The Psychology Behind Being an Athlete: Part I

I know a lot of people see the term "athlete" as being this unobtainable title. A word saved only for the fittest and most elite. But I disagree. I think that being an athlete is just as much a state of mind as it is a physical state. Merriam Webster defines an athlete as: "a person who is trained or skilled in exercises, sports, or games requiring physical strength, agility, or stamina". Sounds more doable right?

I recently came across an article on Sports Psyche by Jack Lyske, Ph.D. entitled "The Nine Mental Skills of Successful Athletes". I found his list very insightful. Over the next few weeks, I'm going to talk about the list and expand on each topic. In my latest youtube video, which you can watch here: , I talk about the first three things on Dr. Lyske's list.

  1. Choose and Maintain a Positive Attitude

  2. Maintain a High Level of Self-Motivation

  3. Set High, Realistic Goals

Let's talk about these first three things a little bit more.

Choose and Maintain a Positive Attitude

This is such a powerful thing! Most athletes understand that getting and staying positive is a conscious choice. Life gets hard sometimes. We get frustrated when we don't hit goals, or when the unexpected comes up and ruins our plans. But the important thing is to pick yourself up, dust yourself off and regroup. Make the decision to stay positive. Make the decision not to give up, not to develop a defeatist attitude.

Make the decision to love yourself and the journey. Keep your head up and keep moving forward.

Maintain a High Level of Self-Motivation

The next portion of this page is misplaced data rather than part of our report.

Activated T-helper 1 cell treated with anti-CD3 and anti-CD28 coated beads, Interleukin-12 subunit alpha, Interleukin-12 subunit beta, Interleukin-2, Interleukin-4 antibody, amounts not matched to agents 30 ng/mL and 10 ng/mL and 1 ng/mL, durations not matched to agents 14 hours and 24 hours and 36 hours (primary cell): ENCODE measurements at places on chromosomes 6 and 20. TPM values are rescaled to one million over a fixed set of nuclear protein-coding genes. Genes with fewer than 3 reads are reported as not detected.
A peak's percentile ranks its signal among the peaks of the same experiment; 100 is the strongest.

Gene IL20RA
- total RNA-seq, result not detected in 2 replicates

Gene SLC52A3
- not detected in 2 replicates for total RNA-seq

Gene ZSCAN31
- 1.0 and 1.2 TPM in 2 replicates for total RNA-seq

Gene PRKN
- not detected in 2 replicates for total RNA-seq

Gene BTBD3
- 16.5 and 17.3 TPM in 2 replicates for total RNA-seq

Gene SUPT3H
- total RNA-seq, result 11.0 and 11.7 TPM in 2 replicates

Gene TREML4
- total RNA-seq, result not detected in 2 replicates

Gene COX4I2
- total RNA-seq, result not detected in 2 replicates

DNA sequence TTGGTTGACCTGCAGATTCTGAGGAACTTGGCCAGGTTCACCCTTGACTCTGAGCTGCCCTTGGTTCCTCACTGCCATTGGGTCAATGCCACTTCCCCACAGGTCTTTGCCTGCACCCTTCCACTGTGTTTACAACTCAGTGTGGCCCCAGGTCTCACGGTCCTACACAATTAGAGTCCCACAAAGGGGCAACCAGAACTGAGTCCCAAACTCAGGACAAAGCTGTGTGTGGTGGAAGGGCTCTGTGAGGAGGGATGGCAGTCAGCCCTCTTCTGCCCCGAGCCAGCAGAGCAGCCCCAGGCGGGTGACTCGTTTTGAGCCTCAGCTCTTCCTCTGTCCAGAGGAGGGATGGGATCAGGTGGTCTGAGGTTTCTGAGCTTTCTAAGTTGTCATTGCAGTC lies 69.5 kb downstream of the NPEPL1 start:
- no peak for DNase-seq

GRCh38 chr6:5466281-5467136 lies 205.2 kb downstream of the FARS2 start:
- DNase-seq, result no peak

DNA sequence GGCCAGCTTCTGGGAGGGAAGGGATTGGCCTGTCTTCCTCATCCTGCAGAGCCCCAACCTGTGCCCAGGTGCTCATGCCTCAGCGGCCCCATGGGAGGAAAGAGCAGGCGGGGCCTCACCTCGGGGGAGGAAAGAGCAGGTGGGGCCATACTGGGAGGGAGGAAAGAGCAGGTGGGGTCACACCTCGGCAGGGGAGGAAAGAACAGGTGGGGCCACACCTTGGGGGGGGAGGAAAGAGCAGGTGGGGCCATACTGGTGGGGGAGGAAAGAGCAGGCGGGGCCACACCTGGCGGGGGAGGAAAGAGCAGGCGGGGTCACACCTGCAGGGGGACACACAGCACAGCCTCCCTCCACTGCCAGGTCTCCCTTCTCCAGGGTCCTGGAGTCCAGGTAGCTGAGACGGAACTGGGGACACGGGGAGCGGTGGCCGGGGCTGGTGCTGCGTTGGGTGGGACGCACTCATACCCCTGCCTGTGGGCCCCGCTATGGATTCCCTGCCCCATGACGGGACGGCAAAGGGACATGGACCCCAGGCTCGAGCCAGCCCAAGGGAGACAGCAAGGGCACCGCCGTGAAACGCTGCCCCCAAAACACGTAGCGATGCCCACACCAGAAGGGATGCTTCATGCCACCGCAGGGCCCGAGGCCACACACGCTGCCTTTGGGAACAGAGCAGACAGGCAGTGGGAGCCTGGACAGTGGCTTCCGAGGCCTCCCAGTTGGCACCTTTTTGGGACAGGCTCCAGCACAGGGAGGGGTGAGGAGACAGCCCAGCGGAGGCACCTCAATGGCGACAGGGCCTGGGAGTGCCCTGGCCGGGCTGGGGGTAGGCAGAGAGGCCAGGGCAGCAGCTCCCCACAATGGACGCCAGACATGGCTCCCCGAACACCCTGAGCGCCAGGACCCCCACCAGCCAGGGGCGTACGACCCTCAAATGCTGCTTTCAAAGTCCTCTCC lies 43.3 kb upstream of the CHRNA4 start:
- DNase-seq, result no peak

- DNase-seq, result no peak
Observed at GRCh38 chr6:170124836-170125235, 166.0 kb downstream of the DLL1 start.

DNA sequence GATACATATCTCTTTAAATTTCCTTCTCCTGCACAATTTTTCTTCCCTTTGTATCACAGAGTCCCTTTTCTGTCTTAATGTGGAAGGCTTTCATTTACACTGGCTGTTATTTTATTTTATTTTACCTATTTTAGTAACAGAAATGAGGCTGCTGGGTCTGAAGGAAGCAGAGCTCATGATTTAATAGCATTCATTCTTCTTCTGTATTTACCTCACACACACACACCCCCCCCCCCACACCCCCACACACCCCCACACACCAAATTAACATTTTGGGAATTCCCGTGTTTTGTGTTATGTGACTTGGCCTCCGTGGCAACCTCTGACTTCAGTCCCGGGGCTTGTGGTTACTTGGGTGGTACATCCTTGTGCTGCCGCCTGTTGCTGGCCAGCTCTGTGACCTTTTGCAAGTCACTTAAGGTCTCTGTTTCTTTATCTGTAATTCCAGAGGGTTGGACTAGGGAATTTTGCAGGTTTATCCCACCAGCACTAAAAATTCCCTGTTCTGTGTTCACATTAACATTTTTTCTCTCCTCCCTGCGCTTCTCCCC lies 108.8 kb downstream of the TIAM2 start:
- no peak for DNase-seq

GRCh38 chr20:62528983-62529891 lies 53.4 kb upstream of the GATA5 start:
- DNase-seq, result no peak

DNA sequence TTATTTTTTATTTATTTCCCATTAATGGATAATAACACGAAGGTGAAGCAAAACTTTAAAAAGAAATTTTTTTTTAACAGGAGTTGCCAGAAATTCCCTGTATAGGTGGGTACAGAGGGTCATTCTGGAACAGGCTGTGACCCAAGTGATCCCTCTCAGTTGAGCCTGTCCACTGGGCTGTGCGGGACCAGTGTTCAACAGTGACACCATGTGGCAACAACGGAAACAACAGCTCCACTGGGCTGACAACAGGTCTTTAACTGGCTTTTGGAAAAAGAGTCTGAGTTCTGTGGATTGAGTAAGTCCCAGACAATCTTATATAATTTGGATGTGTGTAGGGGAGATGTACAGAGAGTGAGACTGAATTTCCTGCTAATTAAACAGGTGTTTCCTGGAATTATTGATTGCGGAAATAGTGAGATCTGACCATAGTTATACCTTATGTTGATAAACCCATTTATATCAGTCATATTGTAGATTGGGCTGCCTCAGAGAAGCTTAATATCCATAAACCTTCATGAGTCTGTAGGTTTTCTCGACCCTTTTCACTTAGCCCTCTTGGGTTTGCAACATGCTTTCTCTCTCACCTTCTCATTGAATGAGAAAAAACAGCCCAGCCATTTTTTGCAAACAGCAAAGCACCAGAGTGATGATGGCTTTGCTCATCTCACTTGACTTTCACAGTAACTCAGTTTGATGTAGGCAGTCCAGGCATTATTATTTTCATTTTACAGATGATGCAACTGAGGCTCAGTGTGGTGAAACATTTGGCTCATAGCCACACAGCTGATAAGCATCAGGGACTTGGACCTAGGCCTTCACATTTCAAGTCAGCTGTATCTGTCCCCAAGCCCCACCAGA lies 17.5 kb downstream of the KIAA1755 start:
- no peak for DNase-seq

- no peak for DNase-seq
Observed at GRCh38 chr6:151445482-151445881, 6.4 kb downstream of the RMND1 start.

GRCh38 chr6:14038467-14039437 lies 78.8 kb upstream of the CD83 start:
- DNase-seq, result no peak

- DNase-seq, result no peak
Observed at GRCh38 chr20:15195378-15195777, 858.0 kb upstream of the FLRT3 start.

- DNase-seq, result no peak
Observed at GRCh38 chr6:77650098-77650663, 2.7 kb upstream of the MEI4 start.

This is something that has come up time and time again in my videos. So many people ask the question "How do you stay motivated?". My answer will be different than other people. I stay motivated because I love the way being fit makes me feel both physically and mentally. For me that's enough. I love the confidence, mental clarity, quality of sleep, etc. But that may not be enough for someone else.

Some suggestions that have come up are: giving yourself a reward when you reach certain goals (not food related), create a vision board or post pictures of yourself around the house at a time you were at a healthy point in your life. The point here is that the motivation has to come from you. You can't rely on external sources of motivation.

Set High, Realistic Goals

So this one has a few levels to it. The first is to know and accept your starting point. If you set a goal to run a marathon but you're currently not running or engaged in any kind of fitness routine, you shouldn't expect to go run 12 miles the next weekend. Knowing your starting point brings us to the next level.

Setting smaller goals and milestones helps in getting to your larger goals. For instance, with the same goal mentioned earlier, running a marathon, you could start out with "Couch to 5k" program. Once you get to a 5k, then push for 10, and so on. But setting smaller goals is extremely important in reaching your ultimate goal.

Lastly, make sure you're setting big goals. Goals you actually have to work hard and commit to. The feeling of accomplishing these difficult goals you've set for yourself will be something truly special and will propel you forward in setting even higher goals for yourself in the future.


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